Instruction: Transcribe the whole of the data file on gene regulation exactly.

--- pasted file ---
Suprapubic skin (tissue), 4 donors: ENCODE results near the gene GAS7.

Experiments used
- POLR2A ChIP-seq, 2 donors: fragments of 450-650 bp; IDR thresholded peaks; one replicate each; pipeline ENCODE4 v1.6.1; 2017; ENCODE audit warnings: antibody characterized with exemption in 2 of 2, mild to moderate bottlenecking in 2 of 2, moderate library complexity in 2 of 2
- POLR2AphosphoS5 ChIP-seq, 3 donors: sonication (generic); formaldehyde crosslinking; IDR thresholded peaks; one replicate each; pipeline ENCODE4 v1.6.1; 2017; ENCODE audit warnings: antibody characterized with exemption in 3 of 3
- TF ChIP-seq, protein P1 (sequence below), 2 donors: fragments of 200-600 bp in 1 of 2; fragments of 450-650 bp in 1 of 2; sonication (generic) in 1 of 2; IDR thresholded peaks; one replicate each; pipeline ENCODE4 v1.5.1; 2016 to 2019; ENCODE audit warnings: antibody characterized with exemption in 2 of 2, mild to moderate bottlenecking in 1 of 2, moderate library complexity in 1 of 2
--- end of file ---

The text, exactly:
Suprapubic skin (tissue), 4 donors: ENCODE results near the gene GAS7.

Experiments used
- POLR2A ChIP-seq, 2 donors: fragments of 450-650 bp; IDR thresholded peaks; one replicate each; pipeline ENCODE4 v1.6.1; 2017; ENCODE audit warnings: antibody characterized with exemption in 2 of 2, mild to moderate bottlenecking in 2 of 2, moderate library complexity in 2 of 2
- POLR2AphosphoS5 ChIP-seq, 3 donors: sonication (generic); formaldehyde crosslinking; IDR thresholded peaks; one replicate each; pipeline ENCODE4 v1.6.1; 2017; ENCODE audit warnings: antibody characterized with exemption in 3 of 3
- TF ChIP-seq, protein P1 (sequence below), 2 donors: fragments of 200-600 bp in 1 of 2; fragments of 450-650 bp in 1 of 2; sonication (generic) in 1 of 2; IDR thresholded peaks; one replicate each; pipeline ENCODE4 v1.5.1; 2016 to 2019; ENCODE audit warnings: antibody characterized with exemption in 2 of 2, mild to moderate bottlenecking in 1 of 2, moderate library complexity in 1 of 2